• A single hydraulic cylinder is positioned between the first and second uprights. The hydraulic cylinder is of conventional design and is comprised of a tubular section with a hydraulic fluid inlet at one end. At the other end a push-rod having inner and outer ends projects outwardly from the cylinder. The inner end of the push-rod is connected to a piston within the cylinder. When hydraulic fluid enters the interior of the tubular section, the push-rod extends outwardly from the cylinder. The outer end of the push-rod includes a pulley wheel with axle of sufficient strength and size to accommodate the cables having their first ends attached to the slideable assembly. The second ends of the cables are attached to the distal end of the cylinder. However, the cable second ends could be fastened to other locations and achieve the same result of providing an anchor point for each cable. An idler pulley is mounted to the distal end of the cylinder. The idler pulley is free to rotate within a plane parallel to the extendable push-rod such that the cable originating from the upright in the direction that the cylinder push-rod extends can be redirected. From their anchor point on the distal side of the cylinder, each cable will extend in the direction of, and around the pulley wheel on the extendable push-rod, then extend back in the direction of, and parallel to the cylinder. At this point, the first cable will round the pulley wheel on the distal end of the cylinder and be directed toward the pulley wheel at the lower end of the first upright in the direction that the cylinder push-rod extends. The second cable will extend past the cylinder and be directed toward the pulley wheel at the lower end of the second upright. Preferably, the tubular section of the hydraulic cylinder is attached at each end to a cross member adjoining the first and second uprights. Thus, as the push-rod is extended under pressure of hydraulic fluid, the slideable sleeves and attached support arms are urged to move in an upward direction.
  • The combination of cables and pulleys with the single hydraulic cylinder and push-rod provides a unique mechanical advantage over the prior art. For example, the number and arrangement of pulleys can be selected to provide a fixed ratio of travel between the barbell supports and the stroke length of the push-rod. The preferred embodiment uses a cable and pulley arrangement that yields a two-inch travel for every inch of push-rod stroke. This allows for a shorter and less expensive hydraulic cylinder to be used as the system's actuator. Other travel ratios such as 3:1 could be selected. In fact, dependent upon the number and arrangement of pulleys used as well as their diameter, a practical travel ratio of push-rod travel to barbell support travel can be implemented from about 1:10 to 10:1.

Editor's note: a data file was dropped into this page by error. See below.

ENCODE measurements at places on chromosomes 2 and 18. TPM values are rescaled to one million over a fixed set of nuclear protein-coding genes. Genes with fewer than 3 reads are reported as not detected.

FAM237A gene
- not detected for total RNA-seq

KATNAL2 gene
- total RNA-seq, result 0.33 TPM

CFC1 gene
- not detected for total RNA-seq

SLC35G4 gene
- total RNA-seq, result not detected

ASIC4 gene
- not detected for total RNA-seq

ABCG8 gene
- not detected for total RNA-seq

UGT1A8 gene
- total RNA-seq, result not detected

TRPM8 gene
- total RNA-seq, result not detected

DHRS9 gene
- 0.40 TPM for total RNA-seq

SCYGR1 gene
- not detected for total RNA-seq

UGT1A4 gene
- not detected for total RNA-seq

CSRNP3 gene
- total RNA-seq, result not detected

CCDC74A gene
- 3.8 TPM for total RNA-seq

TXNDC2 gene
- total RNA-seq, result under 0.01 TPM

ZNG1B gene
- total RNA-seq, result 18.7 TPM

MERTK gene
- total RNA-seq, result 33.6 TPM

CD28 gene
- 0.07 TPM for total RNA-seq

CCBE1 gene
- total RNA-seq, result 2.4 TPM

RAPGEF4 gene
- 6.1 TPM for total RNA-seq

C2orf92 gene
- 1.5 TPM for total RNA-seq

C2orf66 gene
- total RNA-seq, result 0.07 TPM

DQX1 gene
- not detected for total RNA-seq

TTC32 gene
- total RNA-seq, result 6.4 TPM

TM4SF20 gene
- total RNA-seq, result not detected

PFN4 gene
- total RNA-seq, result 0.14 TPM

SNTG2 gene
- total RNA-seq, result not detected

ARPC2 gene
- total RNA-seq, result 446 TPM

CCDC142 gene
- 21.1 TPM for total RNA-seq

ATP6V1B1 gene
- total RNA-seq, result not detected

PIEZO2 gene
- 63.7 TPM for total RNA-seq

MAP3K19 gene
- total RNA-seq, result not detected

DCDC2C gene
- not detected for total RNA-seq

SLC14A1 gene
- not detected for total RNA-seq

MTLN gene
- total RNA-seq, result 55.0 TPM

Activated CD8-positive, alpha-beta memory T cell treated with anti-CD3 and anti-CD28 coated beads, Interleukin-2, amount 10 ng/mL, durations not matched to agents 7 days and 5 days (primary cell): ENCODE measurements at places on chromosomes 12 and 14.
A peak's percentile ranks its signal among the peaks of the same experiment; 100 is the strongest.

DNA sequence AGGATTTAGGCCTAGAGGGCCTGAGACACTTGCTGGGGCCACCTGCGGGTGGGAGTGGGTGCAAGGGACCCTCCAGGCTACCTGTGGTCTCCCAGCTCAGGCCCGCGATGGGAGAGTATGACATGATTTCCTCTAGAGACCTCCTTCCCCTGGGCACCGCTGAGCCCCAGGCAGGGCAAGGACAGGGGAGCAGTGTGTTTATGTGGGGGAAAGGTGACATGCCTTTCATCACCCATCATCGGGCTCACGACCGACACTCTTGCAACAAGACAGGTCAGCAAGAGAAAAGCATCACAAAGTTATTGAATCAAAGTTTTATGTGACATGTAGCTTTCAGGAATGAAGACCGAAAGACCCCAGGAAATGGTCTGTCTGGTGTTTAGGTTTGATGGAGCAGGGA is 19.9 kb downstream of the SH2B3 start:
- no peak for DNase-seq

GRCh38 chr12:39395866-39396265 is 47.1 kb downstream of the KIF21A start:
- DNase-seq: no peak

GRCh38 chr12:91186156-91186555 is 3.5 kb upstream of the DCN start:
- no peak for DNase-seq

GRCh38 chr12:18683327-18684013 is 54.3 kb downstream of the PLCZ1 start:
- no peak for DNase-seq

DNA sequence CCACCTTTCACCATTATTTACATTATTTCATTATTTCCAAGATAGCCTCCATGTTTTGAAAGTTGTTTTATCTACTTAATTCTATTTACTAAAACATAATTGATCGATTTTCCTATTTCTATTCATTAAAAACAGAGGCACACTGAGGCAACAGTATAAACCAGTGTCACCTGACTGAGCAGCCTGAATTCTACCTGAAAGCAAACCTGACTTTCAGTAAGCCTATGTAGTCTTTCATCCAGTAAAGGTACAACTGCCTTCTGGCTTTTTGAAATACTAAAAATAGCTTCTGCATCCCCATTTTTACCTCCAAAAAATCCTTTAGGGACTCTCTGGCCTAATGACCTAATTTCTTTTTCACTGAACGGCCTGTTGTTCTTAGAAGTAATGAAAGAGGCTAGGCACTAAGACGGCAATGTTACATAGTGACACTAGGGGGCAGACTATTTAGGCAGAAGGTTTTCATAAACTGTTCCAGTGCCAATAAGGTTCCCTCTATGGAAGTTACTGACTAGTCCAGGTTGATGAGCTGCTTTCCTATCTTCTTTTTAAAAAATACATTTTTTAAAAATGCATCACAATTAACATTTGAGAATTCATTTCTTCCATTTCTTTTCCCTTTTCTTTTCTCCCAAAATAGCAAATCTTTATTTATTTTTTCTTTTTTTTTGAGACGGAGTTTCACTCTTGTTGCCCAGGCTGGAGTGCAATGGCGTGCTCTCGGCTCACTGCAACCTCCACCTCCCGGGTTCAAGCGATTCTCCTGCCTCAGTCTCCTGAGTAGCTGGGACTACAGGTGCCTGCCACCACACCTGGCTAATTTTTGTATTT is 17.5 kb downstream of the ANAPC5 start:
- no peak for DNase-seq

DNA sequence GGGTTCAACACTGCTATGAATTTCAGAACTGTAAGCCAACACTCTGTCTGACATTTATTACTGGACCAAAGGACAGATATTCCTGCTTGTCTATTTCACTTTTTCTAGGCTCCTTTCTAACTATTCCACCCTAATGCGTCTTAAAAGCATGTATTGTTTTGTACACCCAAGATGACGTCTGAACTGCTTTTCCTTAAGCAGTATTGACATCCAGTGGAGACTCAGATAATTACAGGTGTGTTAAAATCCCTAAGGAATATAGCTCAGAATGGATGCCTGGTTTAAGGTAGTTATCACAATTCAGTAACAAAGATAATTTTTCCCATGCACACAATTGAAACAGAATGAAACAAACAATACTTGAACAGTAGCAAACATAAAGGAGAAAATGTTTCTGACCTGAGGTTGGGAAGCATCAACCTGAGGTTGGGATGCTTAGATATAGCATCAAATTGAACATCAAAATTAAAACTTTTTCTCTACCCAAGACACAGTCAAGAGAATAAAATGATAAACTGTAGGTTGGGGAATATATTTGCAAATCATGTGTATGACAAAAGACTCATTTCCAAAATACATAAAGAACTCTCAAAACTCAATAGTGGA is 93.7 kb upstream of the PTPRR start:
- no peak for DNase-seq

• Hydraulic fluid is stored in an accumulator of conventional design. Basically, the accumulator or “gas-oil” tank is comprised of a pressure housing containing an air inlet above the hydraulic fluid level, and a hydraulic outlet beneath the hydraulic fluid level. Valves along the hydraulic fluid outlet stream and air inlet control the flow of hydraulic fluid and air respectively. Hydraulic fluid is stored under pressure within the accumulator due to the compressed air also in the accumulator. When the hydraulic fluid valve is opened, fluid flows from the accumulator to the hydraulic cylinder. The accumulator can be pre-charged with gases other than air could be used in place of air. For example, nitrogen gas would provide extended system life due to its inertness. Moreover, the accumulator can include a gas pressure relief valve and a connection above the hydraulic fluid level that allows the accumulator tank to be pressurized or charged with gas. There is also a hydraulic line connection below the lowest fluid level of the tank.